Once validated, put a schedule in place that will not only have new hires submit their skills after starting work, but also have the entire organization review and update their entries in the database. The rate at which updates are done will depend on the size of the business, how often job roles are changed, and the rate at which the company and its services change and scale. Your employee performance review cadence can be an excellent option for revisiting skills and aligning updates. 

Aligning Skills With The Right Level of Challenge

Because it speeds up matches between skill demand and actual availability, skills mapping is the key to optimizing organizational processes. In turn, better skills mapping increases project quality and efficiency as staff are matched appropriately to work so they are productive and engaged. 

The importance of level of engagement and productivity can not be understated – by using categories like the ones below to break down the type of work that needs to be done, you can better balance work across your teams and ensure that team members aren’t stagnating on work that doesn’t challenge them or make use of their specialized skills. 

  • Low Skill, Low Challenge – Typically, this condition breeds apathy in resources toward the work.
  • Low Skill, High Challenge –  Workers caught in this dynamic are often frustrated and anxious, challenged without having the skills to overcome those challenges.
  • High Skill, Low Challenge – This pairing can bring contentment and build confidence in team members, but the challenge levels must increase to encourage true ongoing engagement.
  • High Skill, High Challenge – This is the desired focus state to create in employees, where productivity and employee satisfaction are both at their highest.

Being able to keep the dynamic of high skill with high challenge consistent within the workload of your teams is a key part of keeping your business functioning at a high level, with higher profits and higher satisfaction in both clients and team members. And knowing which projects to take on and which employees to hire can prevent a disastrous skill and challenge mismatch.

Skills Mapping Best Practices

There are certain processes that every resource manager should use to make the most of their skills mapping practices.

Skills mapping needs to begin with an official in-depth skills mapping session – use that session to identify the skills needed in your organization’s roles, giving you a skills map framework that makes sense for your business. This session should include representation from resource management, talent/recruiting and department managers to gain alignment on the skills required for the roles in your organization. Next, conduct a survey of employees that has each team member record their relevant skills and certifications against that framework; this will quickly create a database of skills that you can use for mapping, including many capabilities managers may not have known about. With these skills collected, resource managers should then validate the skill and create and maintain a skills library and regularly update it.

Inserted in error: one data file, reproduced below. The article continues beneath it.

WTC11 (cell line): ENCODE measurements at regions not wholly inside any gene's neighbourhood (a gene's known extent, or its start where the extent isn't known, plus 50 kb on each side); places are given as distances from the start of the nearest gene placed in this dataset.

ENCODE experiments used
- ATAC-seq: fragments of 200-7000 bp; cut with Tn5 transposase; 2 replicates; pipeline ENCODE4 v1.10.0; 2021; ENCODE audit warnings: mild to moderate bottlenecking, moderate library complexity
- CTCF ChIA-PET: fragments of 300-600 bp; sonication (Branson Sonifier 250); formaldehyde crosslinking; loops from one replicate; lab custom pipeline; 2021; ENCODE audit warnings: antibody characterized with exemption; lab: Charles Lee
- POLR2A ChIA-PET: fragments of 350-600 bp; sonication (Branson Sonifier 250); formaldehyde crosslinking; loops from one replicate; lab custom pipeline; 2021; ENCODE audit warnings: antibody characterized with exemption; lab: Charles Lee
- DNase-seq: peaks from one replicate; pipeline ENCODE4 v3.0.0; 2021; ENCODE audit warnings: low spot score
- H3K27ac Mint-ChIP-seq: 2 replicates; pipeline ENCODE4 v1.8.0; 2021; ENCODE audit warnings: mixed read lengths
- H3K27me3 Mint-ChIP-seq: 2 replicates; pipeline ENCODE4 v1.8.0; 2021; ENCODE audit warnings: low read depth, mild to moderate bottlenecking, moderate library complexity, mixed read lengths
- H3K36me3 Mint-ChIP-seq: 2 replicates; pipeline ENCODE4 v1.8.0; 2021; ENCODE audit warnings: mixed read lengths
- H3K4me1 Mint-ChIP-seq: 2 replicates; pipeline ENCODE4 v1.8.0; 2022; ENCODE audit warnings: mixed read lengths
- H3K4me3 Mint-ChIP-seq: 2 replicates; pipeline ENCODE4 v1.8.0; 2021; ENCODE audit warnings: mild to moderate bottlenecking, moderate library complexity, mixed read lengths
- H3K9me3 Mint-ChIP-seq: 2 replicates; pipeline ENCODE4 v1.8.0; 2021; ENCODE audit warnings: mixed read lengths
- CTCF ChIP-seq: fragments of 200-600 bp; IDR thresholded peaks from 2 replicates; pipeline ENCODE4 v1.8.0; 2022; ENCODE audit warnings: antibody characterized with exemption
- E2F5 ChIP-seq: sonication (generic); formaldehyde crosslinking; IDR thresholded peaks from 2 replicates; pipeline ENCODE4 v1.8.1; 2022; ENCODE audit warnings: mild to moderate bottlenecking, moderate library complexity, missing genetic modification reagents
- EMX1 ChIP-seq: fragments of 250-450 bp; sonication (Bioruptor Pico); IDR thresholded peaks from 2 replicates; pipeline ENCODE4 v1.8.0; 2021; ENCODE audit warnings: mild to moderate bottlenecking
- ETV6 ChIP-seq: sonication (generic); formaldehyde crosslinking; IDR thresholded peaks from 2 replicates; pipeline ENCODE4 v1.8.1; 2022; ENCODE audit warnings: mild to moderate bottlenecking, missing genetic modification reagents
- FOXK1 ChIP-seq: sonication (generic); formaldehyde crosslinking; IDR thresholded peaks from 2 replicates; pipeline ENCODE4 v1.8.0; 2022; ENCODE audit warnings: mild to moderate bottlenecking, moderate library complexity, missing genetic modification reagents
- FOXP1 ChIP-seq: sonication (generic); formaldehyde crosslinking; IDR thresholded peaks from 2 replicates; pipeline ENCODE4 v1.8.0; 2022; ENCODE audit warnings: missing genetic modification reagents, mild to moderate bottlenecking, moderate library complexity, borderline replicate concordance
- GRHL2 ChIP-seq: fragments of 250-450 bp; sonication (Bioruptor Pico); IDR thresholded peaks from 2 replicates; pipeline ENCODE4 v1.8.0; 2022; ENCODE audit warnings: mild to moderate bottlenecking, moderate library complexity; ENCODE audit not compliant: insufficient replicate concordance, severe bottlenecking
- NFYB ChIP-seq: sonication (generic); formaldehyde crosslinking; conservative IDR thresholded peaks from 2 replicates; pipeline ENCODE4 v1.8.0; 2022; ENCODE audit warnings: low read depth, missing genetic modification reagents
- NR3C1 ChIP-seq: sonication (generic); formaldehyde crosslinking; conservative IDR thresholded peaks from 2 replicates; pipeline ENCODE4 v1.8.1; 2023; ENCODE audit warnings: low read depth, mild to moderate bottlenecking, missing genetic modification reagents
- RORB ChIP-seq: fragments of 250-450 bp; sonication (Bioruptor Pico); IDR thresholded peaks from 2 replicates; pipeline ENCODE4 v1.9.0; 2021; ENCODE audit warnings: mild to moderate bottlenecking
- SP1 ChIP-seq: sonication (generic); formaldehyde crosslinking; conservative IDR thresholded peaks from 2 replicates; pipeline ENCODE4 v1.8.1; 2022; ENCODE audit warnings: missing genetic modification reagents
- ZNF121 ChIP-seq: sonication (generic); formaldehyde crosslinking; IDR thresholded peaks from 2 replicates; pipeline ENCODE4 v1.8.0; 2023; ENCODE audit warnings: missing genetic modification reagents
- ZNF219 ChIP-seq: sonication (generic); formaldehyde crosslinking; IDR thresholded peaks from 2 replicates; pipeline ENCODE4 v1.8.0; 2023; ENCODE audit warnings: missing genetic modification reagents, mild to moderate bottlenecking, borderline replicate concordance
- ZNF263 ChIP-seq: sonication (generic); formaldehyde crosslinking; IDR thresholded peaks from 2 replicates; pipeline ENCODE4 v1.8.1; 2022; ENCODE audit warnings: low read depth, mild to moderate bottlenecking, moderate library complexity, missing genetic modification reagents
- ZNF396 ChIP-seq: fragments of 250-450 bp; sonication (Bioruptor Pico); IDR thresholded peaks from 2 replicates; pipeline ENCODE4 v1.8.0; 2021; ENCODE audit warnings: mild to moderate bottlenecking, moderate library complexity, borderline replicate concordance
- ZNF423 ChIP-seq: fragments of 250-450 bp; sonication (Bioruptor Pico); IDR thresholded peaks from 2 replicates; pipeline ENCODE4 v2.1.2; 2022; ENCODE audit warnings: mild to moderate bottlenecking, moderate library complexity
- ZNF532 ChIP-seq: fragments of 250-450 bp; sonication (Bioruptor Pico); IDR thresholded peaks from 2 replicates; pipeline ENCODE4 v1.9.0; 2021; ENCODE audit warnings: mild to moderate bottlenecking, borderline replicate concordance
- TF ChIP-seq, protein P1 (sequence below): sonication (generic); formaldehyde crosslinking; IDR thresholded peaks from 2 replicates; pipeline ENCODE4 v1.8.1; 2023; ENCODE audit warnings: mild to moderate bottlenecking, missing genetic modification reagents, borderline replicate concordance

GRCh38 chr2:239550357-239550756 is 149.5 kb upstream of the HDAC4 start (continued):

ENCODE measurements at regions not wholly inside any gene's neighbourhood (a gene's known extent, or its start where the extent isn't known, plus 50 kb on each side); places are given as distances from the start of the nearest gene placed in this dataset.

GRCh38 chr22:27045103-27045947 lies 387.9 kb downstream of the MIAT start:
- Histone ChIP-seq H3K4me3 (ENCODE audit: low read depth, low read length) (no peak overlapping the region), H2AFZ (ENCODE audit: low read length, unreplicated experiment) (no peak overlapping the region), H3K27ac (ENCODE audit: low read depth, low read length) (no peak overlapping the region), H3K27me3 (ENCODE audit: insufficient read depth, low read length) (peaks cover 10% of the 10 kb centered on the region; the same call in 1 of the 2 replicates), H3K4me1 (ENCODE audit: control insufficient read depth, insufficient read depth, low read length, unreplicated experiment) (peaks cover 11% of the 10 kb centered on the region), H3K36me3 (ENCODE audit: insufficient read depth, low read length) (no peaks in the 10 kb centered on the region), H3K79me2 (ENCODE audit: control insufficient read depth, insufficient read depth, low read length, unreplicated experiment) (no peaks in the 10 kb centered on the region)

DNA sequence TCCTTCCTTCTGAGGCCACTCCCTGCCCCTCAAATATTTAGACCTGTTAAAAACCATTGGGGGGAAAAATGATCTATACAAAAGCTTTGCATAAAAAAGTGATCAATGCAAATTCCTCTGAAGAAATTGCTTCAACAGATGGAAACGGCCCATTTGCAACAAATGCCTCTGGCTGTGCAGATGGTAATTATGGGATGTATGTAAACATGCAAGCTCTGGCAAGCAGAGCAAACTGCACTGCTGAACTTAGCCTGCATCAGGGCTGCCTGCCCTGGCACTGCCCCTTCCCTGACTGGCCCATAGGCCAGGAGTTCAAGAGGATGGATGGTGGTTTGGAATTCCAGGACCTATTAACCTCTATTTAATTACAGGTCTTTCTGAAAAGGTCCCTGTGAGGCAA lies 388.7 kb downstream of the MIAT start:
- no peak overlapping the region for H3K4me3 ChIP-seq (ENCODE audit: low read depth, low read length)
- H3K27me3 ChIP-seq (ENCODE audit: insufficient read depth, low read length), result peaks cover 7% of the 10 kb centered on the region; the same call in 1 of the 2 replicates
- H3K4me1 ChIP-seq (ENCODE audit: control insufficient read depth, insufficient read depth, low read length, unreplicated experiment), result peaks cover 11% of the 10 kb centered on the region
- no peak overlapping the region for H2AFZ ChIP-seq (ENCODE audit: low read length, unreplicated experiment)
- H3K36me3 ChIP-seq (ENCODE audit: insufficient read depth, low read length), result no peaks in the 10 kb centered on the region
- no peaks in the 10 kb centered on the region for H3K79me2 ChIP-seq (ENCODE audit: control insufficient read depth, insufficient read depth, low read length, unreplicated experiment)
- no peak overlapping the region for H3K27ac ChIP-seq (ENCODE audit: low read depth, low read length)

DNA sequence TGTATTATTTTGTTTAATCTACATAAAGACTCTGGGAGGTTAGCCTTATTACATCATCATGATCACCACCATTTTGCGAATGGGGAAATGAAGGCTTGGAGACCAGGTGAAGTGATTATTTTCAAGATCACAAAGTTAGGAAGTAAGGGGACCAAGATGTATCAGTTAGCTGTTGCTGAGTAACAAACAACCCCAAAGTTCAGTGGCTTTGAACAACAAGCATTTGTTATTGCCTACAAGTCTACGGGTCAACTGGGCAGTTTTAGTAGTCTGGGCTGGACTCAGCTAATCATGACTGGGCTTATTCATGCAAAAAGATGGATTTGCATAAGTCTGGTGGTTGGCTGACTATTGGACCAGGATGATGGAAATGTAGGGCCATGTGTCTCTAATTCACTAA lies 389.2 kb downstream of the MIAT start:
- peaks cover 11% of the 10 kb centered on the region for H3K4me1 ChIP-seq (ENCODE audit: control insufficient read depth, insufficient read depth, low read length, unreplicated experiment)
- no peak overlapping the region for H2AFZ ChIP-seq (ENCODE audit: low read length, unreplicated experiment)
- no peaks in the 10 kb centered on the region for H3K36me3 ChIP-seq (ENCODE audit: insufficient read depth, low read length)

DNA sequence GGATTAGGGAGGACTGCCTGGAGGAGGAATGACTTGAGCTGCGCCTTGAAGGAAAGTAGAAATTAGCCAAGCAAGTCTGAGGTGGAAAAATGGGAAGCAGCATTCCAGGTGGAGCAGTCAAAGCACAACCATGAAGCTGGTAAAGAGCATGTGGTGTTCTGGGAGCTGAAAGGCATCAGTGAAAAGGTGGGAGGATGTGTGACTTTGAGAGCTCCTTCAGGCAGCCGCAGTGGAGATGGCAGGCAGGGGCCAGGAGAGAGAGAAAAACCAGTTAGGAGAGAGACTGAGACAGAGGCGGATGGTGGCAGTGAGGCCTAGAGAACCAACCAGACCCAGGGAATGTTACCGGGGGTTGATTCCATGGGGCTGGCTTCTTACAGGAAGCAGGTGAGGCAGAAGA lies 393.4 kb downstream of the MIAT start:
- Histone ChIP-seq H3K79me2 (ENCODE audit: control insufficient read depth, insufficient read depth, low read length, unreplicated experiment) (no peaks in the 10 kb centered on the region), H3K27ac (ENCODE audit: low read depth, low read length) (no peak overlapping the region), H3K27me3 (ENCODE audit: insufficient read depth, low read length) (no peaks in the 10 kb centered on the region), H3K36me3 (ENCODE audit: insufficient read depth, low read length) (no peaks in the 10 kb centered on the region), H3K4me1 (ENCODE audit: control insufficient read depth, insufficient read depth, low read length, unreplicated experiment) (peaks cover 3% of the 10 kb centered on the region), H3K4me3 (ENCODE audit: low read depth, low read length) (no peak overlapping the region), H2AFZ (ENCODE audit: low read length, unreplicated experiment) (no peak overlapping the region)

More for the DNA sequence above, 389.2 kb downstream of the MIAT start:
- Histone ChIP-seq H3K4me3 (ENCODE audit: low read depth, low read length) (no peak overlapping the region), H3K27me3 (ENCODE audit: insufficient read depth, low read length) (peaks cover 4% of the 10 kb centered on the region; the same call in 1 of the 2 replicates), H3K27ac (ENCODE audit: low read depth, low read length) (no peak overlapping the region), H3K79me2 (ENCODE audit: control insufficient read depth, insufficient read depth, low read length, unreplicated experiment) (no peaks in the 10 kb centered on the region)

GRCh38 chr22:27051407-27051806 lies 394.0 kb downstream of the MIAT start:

Afterward, with your skills library in place, be sure to establish clear, formal, and accurate communication processes with your sales team regarding your project pipeline and what resources (and relevant skills) will be needed, establishing clarity around staffing expectations for upcoming projects.

In the event that a resource with the right skill profile is unavailable for an upcoming project, look for cross-functional team members who can play multiple roles, contributing several different skills in service of project delivery. Managers can also use contract workers to provide needed skills that are absent from internal teams and, in the case that contractors prove reliable, these skills can be added in your skill library.

With these skills tracked and put into practice, managers can then upskill and train existing resources to gain needed internal skills for long-term success. By communicating with your team members and letting them know that you want to invest in their skill growth, capitalize on their strengths, and contribute to their continued career development within your company, you can benefit from a stable, growing team.

Understand and Make the Most of Your Skills

Are you looking to not just understand your challenges in skills management, but make informed decisions for real world improvements? Take the first step toward understanding and making the most of your resource skills with the new report in RMI’s Survey Series, “Skills Tracking and Management,” which details skills development trends and challenges that may be impacting your professional services organization.